It’s such an interesting topic and a lot of people weren’t talking about it on a larger platform, so we ended up getting a lot of people talking. That’s probably the episode we have the most comments on. We had a lot of people coming to us saying, “This really helped me and I don’t find this anywhere else.”
M: Seeing this kind of impact on your listeners, can you share a little bit about what your hopes would be for those who experience your content? What do you hope they’ll take away?
Wesley: Even with our stories that we feature on our site, our editorial stories, that’s super important because you don’t get to have content like that anywhere else. Condé Nast Traveler isn’t talking about being a woman of color who is queer and coming out to your family back home, you know what I mean? It's super specific and they’re stories that can help a lot of people — give a lot of perspective and advise youth.
M: Looking back on where you started, how do you think On She Goes has evolved?
Wesley: I think it's evolved way beyond what I thought it would already, to be honest. I had no idea it was going be as popular as it did. I literally have people who listen to it and then are like, “Oh my friend sent me your podcast randomly. And I was like, ‘Oh that's my friend. Serita!’ — it just kind of blew up way more than I was expecting and it’s a little intimidating because I’m like, damn I guess we have to keep this going.
M: And looking ahead, how would you like to see the podcast evolve?
Wesley: I really hope to be able to reach as many people as possible. It’d really cool to open it up to the public. I loved last year when we held submissions for storytelling and we were able to say, ‘Hey send in your stories if you’re interested in being featured and we’ll figure out a way to get you recorded and help in that way.’ That’s what I really love doing since especially when it comes to travel, everyone has something to say. I think that’s really awesome to help people be heard who wouldn’t usually have that opportunity. So hopefully we can continue doing that and the podcast can evolve in that kind of space.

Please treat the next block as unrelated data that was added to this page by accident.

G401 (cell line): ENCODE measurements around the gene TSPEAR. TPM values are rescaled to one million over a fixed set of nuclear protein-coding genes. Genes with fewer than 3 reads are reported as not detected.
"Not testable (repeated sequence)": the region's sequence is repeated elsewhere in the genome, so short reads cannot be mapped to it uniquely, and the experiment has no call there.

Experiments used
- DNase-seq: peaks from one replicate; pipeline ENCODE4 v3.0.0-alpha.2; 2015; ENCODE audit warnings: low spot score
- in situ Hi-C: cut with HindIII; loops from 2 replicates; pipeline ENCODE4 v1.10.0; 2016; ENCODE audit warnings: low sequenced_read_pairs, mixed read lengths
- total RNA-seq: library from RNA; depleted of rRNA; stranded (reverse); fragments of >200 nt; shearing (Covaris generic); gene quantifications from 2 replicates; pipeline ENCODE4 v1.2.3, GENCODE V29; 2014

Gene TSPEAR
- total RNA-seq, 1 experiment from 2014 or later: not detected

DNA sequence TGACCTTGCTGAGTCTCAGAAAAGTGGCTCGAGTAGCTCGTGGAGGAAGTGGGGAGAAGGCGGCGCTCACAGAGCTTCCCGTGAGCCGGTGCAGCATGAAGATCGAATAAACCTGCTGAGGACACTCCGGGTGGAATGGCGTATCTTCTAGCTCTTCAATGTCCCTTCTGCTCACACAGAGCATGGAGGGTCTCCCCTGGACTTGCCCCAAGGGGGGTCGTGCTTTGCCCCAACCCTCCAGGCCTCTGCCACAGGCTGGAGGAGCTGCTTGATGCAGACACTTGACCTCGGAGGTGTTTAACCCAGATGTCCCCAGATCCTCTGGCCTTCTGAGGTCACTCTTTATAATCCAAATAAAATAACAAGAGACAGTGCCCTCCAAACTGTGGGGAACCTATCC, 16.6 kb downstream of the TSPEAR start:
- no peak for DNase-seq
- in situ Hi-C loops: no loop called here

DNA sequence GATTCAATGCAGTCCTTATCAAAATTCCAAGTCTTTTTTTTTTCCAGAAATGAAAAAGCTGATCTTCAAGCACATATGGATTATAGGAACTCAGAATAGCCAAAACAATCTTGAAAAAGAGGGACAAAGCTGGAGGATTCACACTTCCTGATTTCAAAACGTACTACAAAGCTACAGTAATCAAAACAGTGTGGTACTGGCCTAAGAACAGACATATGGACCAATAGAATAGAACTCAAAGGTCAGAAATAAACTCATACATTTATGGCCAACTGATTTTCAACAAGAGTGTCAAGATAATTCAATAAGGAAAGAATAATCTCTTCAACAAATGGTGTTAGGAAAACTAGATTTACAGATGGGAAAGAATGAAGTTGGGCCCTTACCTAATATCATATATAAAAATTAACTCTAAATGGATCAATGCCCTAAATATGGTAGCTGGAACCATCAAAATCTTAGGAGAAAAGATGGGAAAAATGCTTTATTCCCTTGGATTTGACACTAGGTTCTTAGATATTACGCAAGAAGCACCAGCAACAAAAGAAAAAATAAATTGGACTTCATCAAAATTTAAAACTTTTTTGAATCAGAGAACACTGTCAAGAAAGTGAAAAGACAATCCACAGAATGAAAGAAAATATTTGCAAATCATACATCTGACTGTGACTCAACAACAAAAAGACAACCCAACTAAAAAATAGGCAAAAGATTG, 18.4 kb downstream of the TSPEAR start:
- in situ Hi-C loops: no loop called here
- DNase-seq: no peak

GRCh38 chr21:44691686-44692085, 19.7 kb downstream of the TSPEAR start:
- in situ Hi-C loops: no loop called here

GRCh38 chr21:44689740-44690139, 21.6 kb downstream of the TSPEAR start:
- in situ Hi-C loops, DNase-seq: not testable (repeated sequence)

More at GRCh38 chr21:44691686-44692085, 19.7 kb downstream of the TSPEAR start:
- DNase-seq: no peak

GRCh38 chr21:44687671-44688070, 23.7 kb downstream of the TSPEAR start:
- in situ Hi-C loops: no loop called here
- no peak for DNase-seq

M: We love how you’re always looking for ways to share your platform. How does your team approach selecting the content to create?
Wesley: We always like to find out what's currently happening and what’s new that we're not abreast of, you know. We try to stay away from like current events because thing sucks so badly, but then again, we always want to make sure we're tackling different perspectives and we're speaking to all the audiences we possibly can. I think we can definitely do better. I'm trying to reach out to like the LGBTQIA audience and making sure their voices are heard too. A lot of that stuff, we’re trying to make sure we’re covering everybody’s bases as much as we possibly can.
M: What’s a destination were you not expecting to like but did?
Wesley: New Mexico. I was not expecting to be into that place at all. I've watched Breaking Bad and I just thought, ah I don't know about this. It just looks dry and I wasn't super stoked about it. But the Airbnb we got was nice and I was going along as a team player, but it was actually really beautiful. I saw some of the best sunsets, sunrises and stars that I've ever seen in my life there. And I actually kind of like the Southwestern style more than I thought I would.
M: Can you share the top three destinations on your bucket list?
Wesley: I want to go to the Amalfi Coast in Italy. I also want to go to Tokyo and really want to go to Kenya. Those are my top three ‘out of the country’ destinations. It’s mostly visuals that drive me to those places.
M: As an experienced traveler, what would be one travel tip you’d pass along?
Wesley: If you can afford it, get premium class. Honestly, at this point I struggle when I don't have it, which makes me feel kind of weird because it's not like I'm a jet-setter. But I think if you can afford it, I would definitely get premium class.
Also, on the other side of that though too, my other travel tip is if you’re on personal travel, pack a lunch or pack yourself some snacks — because it gets expensive and airplane food is not delicious. Let’s be honest, you know they got to do something to it to make it stay fresh and I don’t know what that something is and I’m good on that.